F.W.A. Cushman practised as a solicitor for over 50 years and was the senior partner in the firm of F.W.A. Cushman & Son. His two sons and one daughter all became solicitors after being articled to their father. Mary Adcock Cushman was the only female solicitor at Hove and one of the youngest in the country, having passed her finals before the age of twenty-one. On 18 July 1936 she married Gordon Henry Harrington, son of Mr and Mrs T.R. Harrington of Tongdean Road, Hove, at St Leonard’s Church, Aldrington. The Sussex Daily News published a long list of their wedding presents including three separate gifts of Lalique glass, quantities of silver and a walnut bureau.

  copyright © J.Middleton
St Leonard’s Church, Aldrington, where Mary Cushman was married and later on her mother Nellie Cushman was buried in the churchyard.

Stanley William Adcock Cushman was the eldest son and he was born in 1904. He was educated at Hove College where he enjoyed cricket and football and he later played cricket for Brunswick Club, Hove and Southwick Cricket Club. In the 1930s he lived at Rosney House, New Church Road, Hove. Later on he lived in Southwick and while resident there he and famous author S.P.B. Mais became involved in the famous Battle of the Green. This came about when Southwick Council banned the playing of cricket on the Village Green. The cricketers responded by staging a match on the Green and their stance aroused national interest. At first legal proceedings were launched against the ‘illegal players’ but in the end the rule against cricket on the Green was overturned. In 1943 Stanley Cushman moved to Henfield where he took up bowls with enthusiasm.    

Nellie Cushman

Nellie Louise married F.W.A. Cushman in 1899. She was not content to be just a stay-at-home wife and in 1922 she was elected to Hove Council and remained a member until 1959. She made municipal history in 1944 when she was elevated to the Aldermanic bench, her husband having been an Alderman since 1923.

Nellie Cushman sponsored the stone tablet that was unveiled at Lansworth House, Brunswick Road, Hove, to commemorate the fact that Sir Winston Churchill spent some years there at the Misses Thomson’s School. In fact the dates of residence were wrongly inscribed as 1883, 1884 and 1885 whereas they should have been 1884 to 1888. Unfortunately, the present blue plaque perpetuates this mistake too.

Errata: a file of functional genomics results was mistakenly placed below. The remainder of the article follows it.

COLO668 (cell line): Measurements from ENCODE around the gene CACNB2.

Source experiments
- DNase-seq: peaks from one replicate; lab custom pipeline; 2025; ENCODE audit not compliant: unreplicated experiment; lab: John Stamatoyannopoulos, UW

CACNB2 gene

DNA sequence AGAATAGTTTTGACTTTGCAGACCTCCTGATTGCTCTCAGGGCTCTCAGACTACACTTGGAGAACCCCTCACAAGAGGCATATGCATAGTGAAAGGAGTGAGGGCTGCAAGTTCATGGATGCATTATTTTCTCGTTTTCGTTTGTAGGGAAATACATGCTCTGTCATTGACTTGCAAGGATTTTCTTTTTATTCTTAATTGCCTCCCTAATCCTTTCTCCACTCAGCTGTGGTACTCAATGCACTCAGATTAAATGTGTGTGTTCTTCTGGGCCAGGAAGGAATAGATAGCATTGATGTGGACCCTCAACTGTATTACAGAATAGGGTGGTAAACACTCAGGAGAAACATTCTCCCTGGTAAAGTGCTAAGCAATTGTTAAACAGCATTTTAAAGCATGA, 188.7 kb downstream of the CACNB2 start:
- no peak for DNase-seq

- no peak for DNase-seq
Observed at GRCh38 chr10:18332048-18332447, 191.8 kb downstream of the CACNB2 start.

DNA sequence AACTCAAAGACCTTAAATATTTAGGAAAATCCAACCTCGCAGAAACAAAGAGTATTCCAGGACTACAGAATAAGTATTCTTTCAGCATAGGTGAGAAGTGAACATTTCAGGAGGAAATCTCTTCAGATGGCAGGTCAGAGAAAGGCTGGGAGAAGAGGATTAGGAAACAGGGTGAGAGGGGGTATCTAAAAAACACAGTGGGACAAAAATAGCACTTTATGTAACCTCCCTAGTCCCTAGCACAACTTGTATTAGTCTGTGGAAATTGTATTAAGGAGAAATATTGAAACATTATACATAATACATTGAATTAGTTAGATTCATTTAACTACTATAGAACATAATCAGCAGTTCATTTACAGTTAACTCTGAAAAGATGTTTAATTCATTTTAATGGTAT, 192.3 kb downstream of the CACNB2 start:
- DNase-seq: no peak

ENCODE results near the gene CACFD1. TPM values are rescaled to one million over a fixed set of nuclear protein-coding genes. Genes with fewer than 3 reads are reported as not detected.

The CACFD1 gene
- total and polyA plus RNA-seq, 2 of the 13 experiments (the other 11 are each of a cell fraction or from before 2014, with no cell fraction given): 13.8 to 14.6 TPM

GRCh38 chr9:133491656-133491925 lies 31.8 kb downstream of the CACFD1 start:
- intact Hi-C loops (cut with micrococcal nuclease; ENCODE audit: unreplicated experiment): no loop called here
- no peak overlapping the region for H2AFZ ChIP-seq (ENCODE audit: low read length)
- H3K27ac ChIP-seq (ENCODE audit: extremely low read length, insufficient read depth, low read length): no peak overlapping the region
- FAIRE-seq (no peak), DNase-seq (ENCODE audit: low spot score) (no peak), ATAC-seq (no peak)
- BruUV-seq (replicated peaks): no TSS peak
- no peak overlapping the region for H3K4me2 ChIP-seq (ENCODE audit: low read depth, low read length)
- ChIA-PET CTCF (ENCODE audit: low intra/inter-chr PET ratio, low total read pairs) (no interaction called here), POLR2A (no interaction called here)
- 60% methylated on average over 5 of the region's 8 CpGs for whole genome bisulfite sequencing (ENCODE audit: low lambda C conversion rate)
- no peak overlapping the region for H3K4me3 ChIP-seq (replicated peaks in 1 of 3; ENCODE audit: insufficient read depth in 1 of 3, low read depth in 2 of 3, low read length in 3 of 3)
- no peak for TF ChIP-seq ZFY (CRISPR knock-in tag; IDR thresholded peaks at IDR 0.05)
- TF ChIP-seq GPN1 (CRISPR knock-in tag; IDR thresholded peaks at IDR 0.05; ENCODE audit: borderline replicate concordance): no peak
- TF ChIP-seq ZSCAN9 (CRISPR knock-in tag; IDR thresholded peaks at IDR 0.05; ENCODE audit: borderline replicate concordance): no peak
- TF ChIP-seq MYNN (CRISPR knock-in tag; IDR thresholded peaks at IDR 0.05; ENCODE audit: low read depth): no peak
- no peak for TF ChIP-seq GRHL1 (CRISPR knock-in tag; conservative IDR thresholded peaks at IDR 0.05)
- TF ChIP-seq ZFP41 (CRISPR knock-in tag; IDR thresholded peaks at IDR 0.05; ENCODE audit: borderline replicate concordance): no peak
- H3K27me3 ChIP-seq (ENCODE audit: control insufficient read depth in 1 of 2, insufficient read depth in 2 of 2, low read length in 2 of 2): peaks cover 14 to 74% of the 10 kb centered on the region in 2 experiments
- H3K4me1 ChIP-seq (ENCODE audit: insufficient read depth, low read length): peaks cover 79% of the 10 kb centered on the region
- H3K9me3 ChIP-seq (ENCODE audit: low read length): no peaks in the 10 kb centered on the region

copyright © J.Middleton
The Churchill stone tablet and blue plaque with  incorrect residence dates 

Golden Wedding
 copyright ©  Royal Pavilion & Museums,
Brighton & Hove
 (Brighton Season Magazine 1920)
Nellie Cushman

In October 1949 Mr and Mrs Cushman celebrated their Golden Wedding. The happy couple were photographed for the local Press ‘in the sitting room of their charming old-world house, Whychcote’. Mr Cushman was very proud of his two-acre garden and particularly of his President Hoover rose bush that was in bloom in May and he hoped would continue to produce flowers until Christmas.

End of an Era

F.W.A. Cushman died in 1955 and Nellie decided she did not want to live at Whychcote by herself and moved out. She died aged 86 on 6 January 1961. Her funeral was held at St Leonard’s Church, Aldrington, and she was buried near the lych-gate.

By 1960 Whychcote had been divided into five flats and during the 1960s much of the gardens were built over to provide new housing in South Street and High Street.

A Hostel?

In July 1989 there was a huge row when it transpired that Adur District Council wanted to take over the house and use it as a hostel for the homeless. Angry Portslade councillors were seething at the proposal, which would mean twelve adults and twelve children living in the house. Planning officials recommended acceptance but the planning committee turned it down.